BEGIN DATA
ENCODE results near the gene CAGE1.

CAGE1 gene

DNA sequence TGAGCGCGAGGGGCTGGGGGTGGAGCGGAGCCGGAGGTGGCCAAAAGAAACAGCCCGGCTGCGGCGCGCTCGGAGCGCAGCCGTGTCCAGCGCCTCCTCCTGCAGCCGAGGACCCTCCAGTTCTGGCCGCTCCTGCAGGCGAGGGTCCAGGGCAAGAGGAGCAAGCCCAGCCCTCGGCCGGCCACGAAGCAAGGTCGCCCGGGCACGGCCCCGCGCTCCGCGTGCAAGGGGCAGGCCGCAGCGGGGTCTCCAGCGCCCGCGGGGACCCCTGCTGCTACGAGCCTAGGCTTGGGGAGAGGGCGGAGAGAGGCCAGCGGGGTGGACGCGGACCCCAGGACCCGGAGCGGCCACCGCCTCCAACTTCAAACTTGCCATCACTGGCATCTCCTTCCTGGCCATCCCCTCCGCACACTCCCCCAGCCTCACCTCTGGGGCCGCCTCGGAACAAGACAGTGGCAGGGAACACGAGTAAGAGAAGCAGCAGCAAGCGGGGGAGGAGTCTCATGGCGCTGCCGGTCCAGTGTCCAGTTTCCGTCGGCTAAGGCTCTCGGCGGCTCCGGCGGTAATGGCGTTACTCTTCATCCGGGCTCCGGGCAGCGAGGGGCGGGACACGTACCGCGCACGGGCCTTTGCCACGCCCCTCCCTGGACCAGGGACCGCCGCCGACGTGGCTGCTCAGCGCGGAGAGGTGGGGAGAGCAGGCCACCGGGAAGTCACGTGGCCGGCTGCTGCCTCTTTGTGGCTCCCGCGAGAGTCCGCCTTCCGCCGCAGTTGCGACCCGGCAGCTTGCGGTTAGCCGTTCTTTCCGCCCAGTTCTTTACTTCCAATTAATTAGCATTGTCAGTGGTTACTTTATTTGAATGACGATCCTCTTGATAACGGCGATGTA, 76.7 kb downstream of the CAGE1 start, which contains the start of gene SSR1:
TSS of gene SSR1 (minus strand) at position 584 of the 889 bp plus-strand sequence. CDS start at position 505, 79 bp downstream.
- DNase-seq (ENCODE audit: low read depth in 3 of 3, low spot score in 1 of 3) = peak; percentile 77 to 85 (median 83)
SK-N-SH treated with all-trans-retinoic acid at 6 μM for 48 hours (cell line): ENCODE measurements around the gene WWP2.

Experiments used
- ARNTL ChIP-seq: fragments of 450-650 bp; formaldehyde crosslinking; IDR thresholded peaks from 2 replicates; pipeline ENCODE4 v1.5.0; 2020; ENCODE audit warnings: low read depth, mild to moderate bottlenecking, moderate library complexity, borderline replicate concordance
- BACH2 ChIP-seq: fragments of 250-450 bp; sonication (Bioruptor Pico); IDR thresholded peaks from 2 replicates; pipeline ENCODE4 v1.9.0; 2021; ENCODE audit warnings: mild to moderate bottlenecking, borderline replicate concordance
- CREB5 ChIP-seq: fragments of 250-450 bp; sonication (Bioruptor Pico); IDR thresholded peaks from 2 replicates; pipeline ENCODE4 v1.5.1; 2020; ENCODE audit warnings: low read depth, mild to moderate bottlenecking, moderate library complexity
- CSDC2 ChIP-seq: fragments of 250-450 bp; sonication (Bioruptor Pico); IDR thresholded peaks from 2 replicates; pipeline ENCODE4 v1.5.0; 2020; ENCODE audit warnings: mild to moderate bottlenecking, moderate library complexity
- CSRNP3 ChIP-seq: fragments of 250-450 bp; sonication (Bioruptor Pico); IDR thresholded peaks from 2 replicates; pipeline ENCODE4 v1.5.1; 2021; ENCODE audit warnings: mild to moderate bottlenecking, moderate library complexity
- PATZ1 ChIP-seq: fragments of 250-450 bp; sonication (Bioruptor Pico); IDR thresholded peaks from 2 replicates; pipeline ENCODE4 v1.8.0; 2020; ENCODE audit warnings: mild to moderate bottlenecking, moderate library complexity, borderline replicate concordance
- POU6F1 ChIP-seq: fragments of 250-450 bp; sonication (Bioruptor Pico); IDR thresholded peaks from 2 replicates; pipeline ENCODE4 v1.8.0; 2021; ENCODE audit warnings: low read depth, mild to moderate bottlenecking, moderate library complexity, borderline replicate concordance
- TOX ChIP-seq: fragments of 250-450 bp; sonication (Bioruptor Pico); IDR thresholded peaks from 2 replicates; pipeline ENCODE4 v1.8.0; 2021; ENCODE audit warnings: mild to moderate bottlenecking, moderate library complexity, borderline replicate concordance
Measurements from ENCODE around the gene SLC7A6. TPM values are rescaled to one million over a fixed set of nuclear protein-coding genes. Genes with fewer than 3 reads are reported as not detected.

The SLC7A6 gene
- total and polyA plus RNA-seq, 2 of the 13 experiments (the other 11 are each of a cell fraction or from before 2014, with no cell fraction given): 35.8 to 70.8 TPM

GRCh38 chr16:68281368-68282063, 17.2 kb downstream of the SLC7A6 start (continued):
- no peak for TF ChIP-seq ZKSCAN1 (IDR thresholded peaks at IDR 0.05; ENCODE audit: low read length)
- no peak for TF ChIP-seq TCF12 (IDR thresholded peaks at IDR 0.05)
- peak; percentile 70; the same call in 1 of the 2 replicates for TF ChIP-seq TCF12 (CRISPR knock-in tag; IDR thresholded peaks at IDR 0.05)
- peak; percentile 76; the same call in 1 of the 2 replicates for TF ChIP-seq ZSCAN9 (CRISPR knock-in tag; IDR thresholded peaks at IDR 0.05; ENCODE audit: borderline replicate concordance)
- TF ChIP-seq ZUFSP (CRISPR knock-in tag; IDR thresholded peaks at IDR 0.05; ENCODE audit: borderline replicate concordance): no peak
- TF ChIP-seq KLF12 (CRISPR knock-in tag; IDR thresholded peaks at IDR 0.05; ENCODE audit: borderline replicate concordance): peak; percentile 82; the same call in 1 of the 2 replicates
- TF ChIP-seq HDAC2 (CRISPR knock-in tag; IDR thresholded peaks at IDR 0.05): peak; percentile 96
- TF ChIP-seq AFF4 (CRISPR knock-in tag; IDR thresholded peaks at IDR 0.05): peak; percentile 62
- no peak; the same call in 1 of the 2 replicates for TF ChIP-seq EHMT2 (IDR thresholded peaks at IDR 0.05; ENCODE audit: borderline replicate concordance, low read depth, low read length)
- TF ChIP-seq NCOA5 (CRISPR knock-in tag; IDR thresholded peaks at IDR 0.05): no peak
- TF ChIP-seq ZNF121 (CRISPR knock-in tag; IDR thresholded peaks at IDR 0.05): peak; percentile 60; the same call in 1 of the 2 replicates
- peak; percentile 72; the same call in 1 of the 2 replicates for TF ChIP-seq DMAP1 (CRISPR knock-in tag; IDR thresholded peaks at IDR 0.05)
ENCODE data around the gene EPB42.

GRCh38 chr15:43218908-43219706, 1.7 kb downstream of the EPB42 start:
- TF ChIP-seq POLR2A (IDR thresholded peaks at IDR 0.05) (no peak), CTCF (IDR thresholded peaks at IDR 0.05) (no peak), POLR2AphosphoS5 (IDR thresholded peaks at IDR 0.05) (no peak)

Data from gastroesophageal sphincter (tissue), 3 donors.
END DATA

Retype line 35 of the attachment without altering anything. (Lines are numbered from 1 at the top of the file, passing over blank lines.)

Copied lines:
Data from gastroesophageal sphincter (tissue), 3 donors.